A snowdrop census 

A week ago there was sleet and greyness and days when the temperature hovered around 2 degrees. The last few days have seen weather mild enough to encourage the winter weary gardener outside. We cut the grass for the first time, cut down almost everything in the prairie beds and gave them a thoroughly good weed, and had a bonfire to dispose of the old growth. 

As a bit of light relief, I counted the snowdrops. I think we are just about at peak snowdrop now- there may be a few more to open but slugs are picking off fading flowers , so it balances. From our starting point of just  a dozen in the Spring of 2013, I counted in excess of 1200. There are singles and doubles, some short, some tall, nearly all begged, bought or borrowed locally and all beautiful. I particularly like the little doubles with their green laced interiors but I’m no galanthophile. We saw some very impressive snowdrops at Anglesey Abbey last week but apart from the very green ‘Margery Fish’ there was nothing I saw that I really fell for. I’m content to just take them as they come.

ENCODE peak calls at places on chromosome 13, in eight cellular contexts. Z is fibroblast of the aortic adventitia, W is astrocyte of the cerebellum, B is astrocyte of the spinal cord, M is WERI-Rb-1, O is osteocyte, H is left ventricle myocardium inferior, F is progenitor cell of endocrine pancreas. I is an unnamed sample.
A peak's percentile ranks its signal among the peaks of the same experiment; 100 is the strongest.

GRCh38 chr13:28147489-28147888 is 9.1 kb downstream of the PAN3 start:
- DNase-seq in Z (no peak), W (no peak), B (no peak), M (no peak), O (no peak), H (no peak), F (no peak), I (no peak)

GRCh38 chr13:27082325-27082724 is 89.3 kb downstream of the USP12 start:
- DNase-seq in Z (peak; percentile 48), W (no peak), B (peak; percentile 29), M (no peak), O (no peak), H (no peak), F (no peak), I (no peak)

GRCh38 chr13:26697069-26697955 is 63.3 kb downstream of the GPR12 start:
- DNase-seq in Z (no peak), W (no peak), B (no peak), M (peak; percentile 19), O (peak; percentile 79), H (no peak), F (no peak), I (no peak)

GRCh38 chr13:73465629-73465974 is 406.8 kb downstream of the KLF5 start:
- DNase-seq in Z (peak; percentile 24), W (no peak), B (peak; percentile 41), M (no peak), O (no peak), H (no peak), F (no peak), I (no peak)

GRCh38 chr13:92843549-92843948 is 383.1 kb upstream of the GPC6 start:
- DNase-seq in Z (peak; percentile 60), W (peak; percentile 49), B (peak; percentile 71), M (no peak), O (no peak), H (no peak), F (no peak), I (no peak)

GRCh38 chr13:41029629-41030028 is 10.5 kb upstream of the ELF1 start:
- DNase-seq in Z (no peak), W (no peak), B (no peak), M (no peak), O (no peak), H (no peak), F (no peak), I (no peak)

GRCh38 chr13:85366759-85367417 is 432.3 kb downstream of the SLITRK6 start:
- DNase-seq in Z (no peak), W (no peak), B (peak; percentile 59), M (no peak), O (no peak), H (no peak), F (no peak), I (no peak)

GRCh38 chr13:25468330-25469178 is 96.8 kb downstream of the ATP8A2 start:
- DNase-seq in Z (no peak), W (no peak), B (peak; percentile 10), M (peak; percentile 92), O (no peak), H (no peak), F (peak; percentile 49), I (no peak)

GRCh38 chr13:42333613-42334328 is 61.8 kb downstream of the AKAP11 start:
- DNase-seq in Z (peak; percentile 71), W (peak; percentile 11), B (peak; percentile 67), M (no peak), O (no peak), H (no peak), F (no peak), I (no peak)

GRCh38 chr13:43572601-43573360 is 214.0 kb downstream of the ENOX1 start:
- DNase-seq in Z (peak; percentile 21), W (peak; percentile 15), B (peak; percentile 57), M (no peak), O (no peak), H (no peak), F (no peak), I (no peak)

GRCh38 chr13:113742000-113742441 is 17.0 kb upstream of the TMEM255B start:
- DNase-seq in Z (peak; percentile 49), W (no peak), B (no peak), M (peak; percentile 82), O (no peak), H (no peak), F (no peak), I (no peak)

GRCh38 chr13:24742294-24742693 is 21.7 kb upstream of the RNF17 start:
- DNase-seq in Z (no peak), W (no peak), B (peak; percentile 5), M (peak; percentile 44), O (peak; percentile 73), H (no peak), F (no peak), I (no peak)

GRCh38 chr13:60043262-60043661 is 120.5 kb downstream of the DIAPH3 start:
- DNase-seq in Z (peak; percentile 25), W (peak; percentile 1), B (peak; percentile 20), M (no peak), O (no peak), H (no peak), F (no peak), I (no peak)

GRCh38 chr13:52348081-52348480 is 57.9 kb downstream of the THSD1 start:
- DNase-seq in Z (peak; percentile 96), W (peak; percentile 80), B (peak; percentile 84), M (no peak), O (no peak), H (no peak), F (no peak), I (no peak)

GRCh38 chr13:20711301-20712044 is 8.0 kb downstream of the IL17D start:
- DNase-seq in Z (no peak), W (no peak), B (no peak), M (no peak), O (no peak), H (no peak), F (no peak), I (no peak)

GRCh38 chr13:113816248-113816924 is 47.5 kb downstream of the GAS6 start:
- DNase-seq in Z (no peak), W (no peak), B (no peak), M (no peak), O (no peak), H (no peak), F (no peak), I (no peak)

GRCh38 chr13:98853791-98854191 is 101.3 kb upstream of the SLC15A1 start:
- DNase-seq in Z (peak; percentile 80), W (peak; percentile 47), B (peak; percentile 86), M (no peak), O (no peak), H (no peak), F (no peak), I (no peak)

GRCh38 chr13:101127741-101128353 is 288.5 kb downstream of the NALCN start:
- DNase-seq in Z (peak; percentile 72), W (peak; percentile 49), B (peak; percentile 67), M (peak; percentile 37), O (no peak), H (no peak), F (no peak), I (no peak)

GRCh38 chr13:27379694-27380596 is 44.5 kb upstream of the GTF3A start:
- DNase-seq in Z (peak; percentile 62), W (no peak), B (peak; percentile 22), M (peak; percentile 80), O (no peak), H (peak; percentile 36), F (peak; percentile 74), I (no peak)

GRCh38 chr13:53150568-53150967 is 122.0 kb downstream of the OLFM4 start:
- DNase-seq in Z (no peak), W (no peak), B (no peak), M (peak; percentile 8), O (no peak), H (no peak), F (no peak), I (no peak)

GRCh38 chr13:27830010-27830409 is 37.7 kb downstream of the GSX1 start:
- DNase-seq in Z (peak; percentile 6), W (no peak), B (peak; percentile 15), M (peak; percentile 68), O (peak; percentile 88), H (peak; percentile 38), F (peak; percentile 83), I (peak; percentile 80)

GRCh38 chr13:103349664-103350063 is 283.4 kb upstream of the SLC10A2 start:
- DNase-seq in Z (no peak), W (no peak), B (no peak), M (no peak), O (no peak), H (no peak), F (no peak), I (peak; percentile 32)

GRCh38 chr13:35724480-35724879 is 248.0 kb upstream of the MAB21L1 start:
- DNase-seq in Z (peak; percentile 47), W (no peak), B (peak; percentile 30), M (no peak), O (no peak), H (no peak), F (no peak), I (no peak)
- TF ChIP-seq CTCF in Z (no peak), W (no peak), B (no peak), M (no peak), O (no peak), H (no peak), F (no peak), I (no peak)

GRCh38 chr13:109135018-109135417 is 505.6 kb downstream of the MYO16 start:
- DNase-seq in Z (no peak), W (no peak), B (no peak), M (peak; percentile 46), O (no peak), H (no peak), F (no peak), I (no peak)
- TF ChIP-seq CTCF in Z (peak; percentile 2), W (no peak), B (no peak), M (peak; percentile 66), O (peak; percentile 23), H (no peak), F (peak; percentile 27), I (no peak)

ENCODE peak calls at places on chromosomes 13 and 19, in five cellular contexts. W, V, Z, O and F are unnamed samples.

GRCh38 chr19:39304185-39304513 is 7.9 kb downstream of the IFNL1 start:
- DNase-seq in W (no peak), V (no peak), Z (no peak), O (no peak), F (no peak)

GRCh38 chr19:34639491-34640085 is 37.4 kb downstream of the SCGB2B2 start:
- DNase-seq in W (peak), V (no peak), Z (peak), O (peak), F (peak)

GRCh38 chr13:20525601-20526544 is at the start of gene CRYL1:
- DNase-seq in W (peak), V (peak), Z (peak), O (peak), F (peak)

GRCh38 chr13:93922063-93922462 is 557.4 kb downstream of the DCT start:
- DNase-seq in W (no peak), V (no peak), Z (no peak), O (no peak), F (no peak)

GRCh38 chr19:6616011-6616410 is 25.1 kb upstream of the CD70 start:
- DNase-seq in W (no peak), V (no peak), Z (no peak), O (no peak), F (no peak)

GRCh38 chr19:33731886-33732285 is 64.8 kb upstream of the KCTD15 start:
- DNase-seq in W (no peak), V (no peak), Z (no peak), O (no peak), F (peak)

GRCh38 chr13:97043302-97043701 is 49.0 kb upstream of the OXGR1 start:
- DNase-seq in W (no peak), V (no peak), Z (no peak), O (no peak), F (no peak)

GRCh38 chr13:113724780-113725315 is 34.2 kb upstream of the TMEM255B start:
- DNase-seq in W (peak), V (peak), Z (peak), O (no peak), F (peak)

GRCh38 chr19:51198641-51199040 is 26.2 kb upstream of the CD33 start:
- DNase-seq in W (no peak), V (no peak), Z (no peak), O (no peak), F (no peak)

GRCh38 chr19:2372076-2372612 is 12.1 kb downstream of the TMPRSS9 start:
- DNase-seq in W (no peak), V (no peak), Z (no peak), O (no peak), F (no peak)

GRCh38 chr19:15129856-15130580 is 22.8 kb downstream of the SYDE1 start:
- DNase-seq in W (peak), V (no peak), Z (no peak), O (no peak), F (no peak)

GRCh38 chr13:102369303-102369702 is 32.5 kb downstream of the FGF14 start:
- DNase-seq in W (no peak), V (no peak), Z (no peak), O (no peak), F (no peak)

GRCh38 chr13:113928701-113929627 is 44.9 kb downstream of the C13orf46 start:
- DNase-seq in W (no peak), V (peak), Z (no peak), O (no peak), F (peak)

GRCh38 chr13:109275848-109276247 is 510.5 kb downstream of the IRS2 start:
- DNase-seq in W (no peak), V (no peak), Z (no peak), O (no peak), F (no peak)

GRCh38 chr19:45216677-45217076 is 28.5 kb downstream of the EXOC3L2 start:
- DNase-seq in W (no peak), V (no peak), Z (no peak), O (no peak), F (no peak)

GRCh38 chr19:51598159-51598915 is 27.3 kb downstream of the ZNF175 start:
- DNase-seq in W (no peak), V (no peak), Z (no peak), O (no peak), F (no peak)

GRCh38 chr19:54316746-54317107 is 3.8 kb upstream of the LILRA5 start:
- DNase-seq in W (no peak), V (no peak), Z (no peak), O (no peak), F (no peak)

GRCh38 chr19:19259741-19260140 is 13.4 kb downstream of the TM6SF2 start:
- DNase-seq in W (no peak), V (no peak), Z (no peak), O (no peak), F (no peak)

Anglesey Abbey was looking as splendid as it always does in winter and manages to absorb the crowds of both half term and the snowdrop bounty pretty well. 

We were lucky to be there on a bright morning, and the rays of sunlight picked out beautiful and subtle colours in the trunks of those marvellous birches. 

Each time I see this grove I want to plant one in my garden. There’s something about the simple purity of the forms and colour I find very appealing. They are undoubtedly my favourite trees.


6 thoughts on “A snowdrop census 

  1. The birches are spectacular aren’t they. I’d like a group of three somewhere, but as yet haven’t found a spot where they would thrive. Too much competition from the native trees. One day.

    1. They look so good together tho I expect a great deal of maintenance goes into keeping them looking this good. I planted a triple stem B. Jacquemontii last spring which may have to do me.

  2. The birches are gorgeous, I remember seeing them soon after they had been planted, at that time they had black Salix planted with them to fill the space but they look even better now.

    1. They look superb, especially with that dark mulch to set them off. I expect they have their trunks scrubbed and showered. It raises eyebrows when I do that to my less silvery specimens!

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